The five-year-old case between the two smartphone market leaders could now continue for much longer, after the justices ordered the lower Federal Circuit court of appeals to reconsider the basis upon which the damages were originally calculated.
While the decision does not change the original verdict in 2012 that Samsung copied the iPhone’s designs with its Galaxy smartphones, it could alter the amount it owes to Apple.
Legal experts said that the ruling will make it much more difficult to determine how much a patent infringer must pay in cases that involve complex products, such as smartphones.
“It is possible that we will enter into years of turmoil over the proper tests for calculating damages for infringement of a design patent,” said Rick McKenna, intellectual property lawyer at law firm Foley & Lardner.
October’s oral arguments marked the first time in more than a century that a design patent had been heard at the Supreme Court. At issue was a 129-year-old ruling by the US Congress that “it is the design that sells the article”.
Samsung’s appeal asked the Supreme Court whether it was right to award damages for the entire profits of a smartphone if only a handful of patents, out of the thousands that make up such a complex product, were infringed.
A California jury in 2012 awarded Apple $400m in damages after ruling Samsung infringed the iPhone’s design patents, as part of what was originally a $1bn award. Apple’s patents covered the iPhone’s black rectangular face with rounded corners and its grid of colourful app icons, designs which have since become familiar across the smartphone industry.
The Federal Circuit had upheld the California court’s original decision, because consumers cannot buy the individual components of a smartphone, only the finished product.
Appealing to the Supreme Court, Samsung argued that the sweeping damages award could stifle competition, diminish innovation and encourage abuse of the intellectual property system by so-called “patent trolls”. Other leading tech companies including Alphabet and Facebook supported Samsung’s case.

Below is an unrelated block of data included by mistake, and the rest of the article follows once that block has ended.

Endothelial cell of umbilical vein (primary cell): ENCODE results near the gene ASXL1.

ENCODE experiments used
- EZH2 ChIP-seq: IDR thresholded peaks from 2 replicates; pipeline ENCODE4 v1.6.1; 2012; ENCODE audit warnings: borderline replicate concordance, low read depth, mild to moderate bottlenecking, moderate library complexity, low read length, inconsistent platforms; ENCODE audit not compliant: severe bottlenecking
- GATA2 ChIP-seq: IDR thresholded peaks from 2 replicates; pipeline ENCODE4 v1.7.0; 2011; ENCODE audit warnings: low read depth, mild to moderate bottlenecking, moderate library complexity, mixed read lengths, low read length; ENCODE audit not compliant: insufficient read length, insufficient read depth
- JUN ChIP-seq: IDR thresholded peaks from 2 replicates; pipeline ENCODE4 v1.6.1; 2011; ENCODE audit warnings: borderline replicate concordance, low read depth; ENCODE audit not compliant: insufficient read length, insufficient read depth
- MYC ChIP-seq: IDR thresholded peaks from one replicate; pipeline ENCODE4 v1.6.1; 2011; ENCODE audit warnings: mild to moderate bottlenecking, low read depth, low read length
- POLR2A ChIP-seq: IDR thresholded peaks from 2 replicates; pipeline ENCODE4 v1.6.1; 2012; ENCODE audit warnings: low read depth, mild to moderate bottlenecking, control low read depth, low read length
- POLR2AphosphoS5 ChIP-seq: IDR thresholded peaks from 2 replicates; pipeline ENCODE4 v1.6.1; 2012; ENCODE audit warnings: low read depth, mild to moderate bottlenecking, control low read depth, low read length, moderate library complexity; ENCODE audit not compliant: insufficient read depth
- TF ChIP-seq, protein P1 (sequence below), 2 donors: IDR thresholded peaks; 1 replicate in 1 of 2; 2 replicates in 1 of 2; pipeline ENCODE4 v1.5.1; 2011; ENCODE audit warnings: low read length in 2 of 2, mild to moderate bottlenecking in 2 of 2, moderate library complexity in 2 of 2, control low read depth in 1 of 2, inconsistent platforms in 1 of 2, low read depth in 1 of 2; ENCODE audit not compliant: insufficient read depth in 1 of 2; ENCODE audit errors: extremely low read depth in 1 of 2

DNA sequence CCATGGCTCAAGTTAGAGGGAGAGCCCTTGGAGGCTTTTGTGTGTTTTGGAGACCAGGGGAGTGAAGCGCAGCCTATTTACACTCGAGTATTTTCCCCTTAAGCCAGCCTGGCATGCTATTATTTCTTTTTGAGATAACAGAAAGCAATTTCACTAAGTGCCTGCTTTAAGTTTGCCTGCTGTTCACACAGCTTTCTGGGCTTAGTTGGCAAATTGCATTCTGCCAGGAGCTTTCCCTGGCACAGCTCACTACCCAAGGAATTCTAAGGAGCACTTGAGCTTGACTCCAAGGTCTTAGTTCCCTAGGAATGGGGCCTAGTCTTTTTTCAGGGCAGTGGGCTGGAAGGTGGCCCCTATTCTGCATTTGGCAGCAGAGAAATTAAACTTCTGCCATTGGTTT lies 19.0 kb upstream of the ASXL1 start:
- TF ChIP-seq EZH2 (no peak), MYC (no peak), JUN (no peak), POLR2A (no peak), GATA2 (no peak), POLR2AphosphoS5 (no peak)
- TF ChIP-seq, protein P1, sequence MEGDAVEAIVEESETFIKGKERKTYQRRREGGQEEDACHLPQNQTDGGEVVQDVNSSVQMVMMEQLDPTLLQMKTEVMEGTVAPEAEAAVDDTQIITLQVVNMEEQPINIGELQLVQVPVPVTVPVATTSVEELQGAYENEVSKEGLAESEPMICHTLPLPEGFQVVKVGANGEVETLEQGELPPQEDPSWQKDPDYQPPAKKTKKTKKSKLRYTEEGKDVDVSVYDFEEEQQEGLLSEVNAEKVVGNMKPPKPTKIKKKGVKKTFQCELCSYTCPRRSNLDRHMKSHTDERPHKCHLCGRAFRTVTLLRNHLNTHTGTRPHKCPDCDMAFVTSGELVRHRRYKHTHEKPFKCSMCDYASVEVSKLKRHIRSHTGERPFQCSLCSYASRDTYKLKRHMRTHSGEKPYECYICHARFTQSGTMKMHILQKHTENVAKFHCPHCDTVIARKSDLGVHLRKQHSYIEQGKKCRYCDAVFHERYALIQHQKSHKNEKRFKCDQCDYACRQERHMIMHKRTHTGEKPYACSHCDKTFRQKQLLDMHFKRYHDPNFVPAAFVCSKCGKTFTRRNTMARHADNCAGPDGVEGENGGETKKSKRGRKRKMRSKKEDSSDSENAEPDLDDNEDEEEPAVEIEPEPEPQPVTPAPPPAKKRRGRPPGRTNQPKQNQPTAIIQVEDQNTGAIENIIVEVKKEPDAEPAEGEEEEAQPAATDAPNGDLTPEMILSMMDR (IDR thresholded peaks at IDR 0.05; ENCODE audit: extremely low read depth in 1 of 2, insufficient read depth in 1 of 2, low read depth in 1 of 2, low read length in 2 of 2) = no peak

Apple enlisted dozens of star designers, including Lord Norman Foster and Calvin Klein, who said that overturning that ruling would undermine the value of their intellectual property.
The Supreme Court on Tuesday said it agreed with Samsung, “because the term ‘article of manufacture’ is broad enough to embrace both a product sold to a consumer and a component of that product”.
However, the court’s decision did not finally resolve the issue because neither Apple nor Samsung provided “adequate briefing” about whether in this particular case, the “relevant article of manufacture” is the smartphone itself or a particular component of the device.
“Unfortunately, the Court did not give lower courts any guidance as to how to determine whether the ‘article of manufacture’ in any given case is the product sold to consumers or a component,” said Mark McKenna, a law professor specialising in intellectual property at the University of Notre Dame. “Presumably it has something to do with the nature of the design patent claim, but the Court did not make that clear.”
“The question before the Supreme Court was how to calculate the amount Samsung should pay for their copying,” Apple said. “Our case has always been about Samsung’s blatant copying of our ideas, and that was never in dispute. We will continue to protect the years of hard work that has made iPhone the world’s most innovative and beloved product. We remain optimistic that the lower courts will again send a powerful signal that stealing isn’t right.”
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